If you're looking for a more luxurious experience, dinner cruises are also available. These cruises offer a multi-course meal served on board while you take in the sights of the city bathed in the warm glow of the evening. Alternatively, for a shorter and more casual option, you can hop on a Thames Clipper, a high-speed ferry service that functions like a river bus, making multiple stops along the route.

So, whether you're interested in a historical tour, a romantic dinner, or a quick commute across the river, a Thames cruise is a fantastic way to experience the heart of London.




Thames river cruise tickets

Frequently asked questions about the Thames River and Thames River Cruises

What is the Thames River?

The Thames River is a major waterway in England, flowing through London and into the North Sea. It's a historic river that has been crucial for transportation, trade, and industry for centuries.

How long is the Thames River?

The Thames stretches for about 215 miles (346 kilometers), making it the longest river in England.

What's the source of the Thames River?

The source of the Thames can be traced back to a series of streams in the Cotswold Hills in Gloucestershire, southwest England.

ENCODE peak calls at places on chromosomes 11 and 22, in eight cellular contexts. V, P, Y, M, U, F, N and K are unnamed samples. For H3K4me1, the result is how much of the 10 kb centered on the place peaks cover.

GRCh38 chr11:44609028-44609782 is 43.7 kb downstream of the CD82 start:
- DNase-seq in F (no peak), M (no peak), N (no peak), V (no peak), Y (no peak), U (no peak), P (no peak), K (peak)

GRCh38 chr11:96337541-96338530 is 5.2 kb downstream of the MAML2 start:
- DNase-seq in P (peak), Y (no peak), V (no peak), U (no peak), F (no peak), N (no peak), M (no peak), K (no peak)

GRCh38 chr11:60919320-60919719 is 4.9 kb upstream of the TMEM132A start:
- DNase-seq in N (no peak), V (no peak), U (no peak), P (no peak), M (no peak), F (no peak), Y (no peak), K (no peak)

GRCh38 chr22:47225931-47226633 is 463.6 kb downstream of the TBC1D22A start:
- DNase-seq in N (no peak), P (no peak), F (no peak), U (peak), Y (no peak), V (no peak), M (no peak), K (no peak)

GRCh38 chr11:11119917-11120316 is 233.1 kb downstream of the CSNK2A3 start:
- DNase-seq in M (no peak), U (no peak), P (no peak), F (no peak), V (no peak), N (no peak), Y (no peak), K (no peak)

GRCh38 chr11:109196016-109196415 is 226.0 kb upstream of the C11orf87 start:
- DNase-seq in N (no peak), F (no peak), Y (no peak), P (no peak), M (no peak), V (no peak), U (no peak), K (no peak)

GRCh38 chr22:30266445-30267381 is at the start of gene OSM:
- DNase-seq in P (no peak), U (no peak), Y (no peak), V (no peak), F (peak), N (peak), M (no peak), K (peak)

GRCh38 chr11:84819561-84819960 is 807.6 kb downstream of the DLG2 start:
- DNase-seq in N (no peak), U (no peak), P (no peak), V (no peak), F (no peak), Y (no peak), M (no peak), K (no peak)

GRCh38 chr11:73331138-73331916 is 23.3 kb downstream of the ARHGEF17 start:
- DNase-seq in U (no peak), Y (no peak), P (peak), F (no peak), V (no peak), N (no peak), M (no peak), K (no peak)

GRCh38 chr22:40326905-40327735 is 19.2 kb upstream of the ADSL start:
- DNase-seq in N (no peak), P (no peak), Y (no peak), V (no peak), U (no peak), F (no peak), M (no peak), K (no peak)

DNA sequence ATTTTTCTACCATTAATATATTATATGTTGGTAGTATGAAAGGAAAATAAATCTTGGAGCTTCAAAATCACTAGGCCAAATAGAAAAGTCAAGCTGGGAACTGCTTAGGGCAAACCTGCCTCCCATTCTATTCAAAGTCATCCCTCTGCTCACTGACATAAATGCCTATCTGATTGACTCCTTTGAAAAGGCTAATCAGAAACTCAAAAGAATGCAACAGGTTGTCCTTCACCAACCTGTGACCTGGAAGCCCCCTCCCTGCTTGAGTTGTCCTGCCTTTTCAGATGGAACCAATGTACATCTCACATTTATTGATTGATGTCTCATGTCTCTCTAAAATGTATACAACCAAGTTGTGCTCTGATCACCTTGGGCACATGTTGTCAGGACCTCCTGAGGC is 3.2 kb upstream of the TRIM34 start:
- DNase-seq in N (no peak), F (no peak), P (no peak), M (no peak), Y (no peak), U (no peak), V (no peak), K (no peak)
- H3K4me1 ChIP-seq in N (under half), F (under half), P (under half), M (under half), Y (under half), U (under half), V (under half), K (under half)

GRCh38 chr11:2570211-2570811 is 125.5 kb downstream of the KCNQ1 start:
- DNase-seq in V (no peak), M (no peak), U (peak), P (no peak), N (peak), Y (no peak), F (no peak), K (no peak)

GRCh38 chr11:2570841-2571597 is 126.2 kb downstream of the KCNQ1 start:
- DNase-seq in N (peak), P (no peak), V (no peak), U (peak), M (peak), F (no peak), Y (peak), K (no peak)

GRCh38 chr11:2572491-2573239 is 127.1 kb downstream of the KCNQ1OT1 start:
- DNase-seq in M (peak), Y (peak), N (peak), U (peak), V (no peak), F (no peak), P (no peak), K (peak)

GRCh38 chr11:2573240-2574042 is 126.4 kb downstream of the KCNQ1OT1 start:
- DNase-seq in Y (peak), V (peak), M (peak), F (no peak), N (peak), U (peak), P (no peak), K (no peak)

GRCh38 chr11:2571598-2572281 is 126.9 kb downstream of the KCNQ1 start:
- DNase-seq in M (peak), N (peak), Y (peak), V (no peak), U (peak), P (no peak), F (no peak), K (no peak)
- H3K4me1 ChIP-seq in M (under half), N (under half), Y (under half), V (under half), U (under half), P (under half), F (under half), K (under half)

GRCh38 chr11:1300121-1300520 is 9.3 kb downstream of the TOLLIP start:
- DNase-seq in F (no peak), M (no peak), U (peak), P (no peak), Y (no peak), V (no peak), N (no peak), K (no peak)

What are some must-see sights along the Thames River?

There are many iconic landmarks along the Thames, including: Houses of Parliament and Big Ben, Tower Bridge, London Eye, Hampton Court Palace, Greenwich Royal Observatory, and more.

What are the best times to visit the Thames River?

The Thames can be enjoyed year-round, but spring and summer offer pleasant weather for cruises and riverside activities. However, winter can be charming with festive lights and fewer crowds.

How can I get around the Thames River using public transportation?

You can get on any one of the following cruises and sail the heart of London: Sightseeing (if you want to focus solely on enjoying the beautiful attractions dotting the shore of Thames), Evening cruise (perfect for romantic date or outings), Lunch cruises (If you want to combine sightseeing with meal!)

Are there any food stalls or restaurants that offer delicious local cuisine with a view of the river?

Absolutely! Many pubs, restaurants, and cafes along the Thames offer stunning river views and delicious food. You can find everything from traditional British fare to international cuisine.